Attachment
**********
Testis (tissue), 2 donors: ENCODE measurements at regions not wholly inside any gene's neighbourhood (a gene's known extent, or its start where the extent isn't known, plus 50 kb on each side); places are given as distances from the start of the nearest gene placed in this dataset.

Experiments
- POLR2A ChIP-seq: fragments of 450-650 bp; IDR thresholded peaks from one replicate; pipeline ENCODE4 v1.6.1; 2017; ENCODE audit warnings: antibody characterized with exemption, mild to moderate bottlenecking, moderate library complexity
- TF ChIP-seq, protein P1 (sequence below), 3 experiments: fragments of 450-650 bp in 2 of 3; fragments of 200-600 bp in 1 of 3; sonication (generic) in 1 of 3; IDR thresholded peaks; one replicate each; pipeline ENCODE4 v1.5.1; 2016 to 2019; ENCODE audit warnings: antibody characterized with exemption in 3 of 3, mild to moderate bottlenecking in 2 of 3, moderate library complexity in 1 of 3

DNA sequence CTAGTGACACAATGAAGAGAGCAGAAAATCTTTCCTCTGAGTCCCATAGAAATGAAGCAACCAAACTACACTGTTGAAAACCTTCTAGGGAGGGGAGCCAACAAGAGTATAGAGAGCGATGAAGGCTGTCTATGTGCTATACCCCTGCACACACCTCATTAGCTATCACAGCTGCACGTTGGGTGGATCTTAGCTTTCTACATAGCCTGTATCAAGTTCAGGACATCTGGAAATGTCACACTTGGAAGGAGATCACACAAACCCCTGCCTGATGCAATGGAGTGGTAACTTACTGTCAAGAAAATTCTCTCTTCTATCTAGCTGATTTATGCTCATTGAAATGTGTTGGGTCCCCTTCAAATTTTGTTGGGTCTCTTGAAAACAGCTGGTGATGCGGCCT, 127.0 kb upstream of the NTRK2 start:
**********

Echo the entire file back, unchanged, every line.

Testis (tissue), 2 donors: ENCODE measurements at regions not wholly inside any gene's neighbourhood (a gene's known extent, or its start where the extent isn't known, plus 50 kb on each side); places are given as distances from the start of the nearest gene placed in this dataset.

Experiments
- POLR2A ChIP-seq: fragments of 450-650 bp; IDR thresholded peaks from one replicate; pipeline ENCODE4 v1.6.1; 2017; ENCODE audit warnings: antibody characterized with exemption, mild to moderate bottlenecking, moderate library complexity
- TF ChIP-seq, protein P1 (sequence below), 3 experiments: fragments of 450-650 bp in 2 of 3; fragments of 200-600 bp in 1 of 3; sonication (generic) in 1 of 3; IDR thresholded peaks; one replicate each; pipeline ENCODE4 v1.5.1; 2016 to 2019; ENCODE audit warnings: antibody characterized with exemption in 3 of 3, mild to moderate bottlenecking in 2 of 3, moderate library complexity in 1 of 3

DNA sequence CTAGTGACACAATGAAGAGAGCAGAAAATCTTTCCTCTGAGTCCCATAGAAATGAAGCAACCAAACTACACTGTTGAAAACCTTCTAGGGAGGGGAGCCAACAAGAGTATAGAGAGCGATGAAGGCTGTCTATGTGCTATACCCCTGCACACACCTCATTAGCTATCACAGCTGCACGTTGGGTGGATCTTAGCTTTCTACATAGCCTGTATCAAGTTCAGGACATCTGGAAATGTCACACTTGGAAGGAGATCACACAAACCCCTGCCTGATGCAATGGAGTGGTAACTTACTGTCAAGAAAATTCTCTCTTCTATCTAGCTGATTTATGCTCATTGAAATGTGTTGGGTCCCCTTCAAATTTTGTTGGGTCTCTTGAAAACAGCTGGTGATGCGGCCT, 127.0 kb upstream of the NTRK2 start: